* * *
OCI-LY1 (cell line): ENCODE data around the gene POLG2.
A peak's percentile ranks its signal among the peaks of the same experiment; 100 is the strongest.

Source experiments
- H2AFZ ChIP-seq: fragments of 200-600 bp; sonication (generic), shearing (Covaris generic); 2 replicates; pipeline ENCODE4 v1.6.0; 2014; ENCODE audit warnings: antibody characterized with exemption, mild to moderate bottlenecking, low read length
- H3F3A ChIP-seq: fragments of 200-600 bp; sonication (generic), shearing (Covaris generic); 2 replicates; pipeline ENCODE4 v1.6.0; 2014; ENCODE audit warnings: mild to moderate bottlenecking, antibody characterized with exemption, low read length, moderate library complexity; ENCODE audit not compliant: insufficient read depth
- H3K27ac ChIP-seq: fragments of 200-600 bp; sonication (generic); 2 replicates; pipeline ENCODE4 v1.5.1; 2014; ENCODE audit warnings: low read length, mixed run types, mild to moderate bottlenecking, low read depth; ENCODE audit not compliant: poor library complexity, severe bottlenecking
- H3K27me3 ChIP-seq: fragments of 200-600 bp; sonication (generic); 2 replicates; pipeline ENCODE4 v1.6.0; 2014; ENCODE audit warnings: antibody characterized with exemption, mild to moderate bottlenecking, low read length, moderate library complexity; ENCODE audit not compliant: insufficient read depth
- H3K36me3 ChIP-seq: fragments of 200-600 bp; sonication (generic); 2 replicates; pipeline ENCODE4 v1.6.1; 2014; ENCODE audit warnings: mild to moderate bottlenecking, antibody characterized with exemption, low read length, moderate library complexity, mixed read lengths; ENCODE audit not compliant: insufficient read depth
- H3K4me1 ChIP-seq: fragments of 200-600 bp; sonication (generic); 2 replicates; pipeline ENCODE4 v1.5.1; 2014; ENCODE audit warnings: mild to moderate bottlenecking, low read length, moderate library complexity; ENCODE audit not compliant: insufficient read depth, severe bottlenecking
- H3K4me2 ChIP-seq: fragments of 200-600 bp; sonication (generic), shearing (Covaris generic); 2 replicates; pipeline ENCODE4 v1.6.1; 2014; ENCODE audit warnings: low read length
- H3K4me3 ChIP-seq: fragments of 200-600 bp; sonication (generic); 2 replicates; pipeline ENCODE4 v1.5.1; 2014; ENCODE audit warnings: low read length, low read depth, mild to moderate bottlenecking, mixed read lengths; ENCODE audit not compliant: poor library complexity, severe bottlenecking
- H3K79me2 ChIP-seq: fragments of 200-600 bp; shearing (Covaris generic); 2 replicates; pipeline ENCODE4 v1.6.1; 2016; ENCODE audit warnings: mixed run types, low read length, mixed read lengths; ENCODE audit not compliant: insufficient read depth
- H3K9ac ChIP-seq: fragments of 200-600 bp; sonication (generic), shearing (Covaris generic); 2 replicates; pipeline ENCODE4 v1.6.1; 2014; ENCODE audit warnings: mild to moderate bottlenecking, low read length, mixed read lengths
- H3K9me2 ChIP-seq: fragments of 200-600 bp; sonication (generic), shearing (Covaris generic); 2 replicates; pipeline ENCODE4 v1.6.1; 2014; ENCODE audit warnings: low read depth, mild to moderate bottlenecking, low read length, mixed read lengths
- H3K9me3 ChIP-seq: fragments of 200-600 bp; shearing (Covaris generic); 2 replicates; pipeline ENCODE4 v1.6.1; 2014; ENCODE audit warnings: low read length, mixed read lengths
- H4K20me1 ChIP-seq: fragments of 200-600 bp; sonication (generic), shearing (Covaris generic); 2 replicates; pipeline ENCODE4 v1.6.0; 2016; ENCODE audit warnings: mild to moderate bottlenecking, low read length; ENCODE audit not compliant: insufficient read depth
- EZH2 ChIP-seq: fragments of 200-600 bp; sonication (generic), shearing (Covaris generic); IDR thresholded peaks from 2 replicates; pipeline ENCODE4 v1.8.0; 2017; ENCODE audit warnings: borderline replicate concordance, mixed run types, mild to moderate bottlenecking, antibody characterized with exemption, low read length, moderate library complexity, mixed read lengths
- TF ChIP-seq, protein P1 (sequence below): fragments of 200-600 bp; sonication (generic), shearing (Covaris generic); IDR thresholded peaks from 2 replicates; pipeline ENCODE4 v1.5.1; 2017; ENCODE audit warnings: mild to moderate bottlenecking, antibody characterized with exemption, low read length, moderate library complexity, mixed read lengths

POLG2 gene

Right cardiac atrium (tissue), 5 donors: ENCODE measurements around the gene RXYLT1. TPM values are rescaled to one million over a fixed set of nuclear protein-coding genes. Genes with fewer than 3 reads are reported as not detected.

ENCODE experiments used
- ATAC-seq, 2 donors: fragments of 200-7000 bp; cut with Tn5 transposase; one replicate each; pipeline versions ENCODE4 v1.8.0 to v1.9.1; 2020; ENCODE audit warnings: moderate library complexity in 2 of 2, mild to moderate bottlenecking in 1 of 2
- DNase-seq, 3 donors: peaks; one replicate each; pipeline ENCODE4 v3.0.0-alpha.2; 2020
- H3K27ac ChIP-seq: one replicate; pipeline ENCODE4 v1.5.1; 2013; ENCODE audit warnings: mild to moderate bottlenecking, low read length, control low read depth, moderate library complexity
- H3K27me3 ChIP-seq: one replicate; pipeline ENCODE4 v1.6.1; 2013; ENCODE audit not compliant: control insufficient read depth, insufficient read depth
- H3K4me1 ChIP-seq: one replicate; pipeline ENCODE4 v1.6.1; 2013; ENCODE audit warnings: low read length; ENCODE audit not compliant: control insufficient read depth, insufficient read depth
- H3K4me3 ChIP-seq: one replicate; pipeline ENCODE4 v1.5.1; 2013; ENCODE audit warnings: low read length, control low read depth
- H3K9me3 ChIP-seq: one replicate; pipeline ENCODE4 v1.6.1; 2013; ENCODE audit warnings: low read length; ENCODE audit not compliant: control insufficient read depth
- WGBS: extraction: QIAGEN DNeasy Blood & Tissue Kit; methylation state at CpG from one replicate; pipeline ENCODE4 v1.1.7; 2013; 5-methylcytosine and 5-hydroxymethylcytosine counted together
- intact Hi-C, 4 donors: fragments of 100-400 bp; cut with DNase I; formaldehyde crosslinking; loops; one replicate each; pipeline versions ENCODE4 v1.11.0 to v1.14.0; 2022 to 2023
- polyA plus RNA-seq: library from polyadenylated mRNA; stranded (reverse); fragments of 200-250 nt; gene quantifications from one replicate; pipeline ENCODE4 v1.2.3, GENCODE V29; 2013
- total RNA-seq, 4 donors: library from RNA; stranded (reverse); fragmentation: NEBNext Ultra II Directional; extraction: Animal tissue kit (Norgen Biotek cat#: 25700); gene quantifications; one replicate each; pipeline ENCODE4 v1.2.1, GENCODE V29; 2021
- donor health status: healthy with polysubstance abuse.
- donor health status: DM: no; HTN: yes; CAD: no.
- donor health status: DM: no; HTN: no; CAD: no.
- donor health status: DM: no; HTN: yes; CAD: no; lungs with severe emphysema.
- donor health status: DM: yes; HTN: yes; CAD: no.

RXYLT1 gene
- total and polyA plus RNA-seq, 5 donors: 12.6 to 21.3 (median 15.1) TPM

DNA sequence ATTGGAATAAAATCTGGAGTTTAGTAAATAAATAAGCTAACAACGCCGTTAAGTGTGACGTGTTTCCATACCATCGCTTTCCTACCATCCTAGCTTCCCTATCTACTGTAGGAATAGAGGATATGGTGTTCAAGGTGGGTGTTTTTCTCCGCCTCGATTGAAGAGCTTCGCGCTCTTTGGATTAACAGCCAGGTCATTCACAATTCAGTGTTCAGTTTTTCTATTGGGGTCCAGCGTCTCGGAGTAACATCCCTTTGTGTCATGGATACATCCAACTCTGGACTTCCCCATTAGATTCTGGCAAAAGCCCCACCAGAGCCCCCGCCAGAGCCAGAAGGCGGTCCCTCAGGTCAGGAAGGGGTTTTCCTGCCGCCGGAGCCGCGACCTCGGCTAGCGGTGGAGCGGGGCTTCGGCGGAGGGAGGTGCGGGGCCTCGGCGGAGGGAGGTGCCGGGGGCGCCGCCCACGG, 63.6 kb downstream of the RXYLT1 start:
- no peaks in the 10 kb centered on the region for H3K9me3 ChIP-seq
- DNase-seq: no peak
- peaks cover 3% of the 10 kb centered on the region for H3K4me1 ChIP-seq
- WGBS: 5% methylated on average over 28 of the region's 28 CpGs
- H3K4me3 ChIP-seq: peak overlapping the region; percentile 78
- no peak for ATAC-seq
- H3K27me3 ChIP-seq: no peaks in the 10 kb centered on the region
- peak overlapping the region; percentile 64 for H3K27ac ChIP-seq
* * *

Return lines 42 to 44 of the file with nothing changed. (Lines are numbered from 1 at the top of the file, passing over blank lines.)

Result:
- DNase-seq: no peak
- peaks cover 3% of the 10 kb centered on the region for H3K4me1 ChIP-seq
- WGBS: 5% methylated on average over 28 of the region's 28 CpGs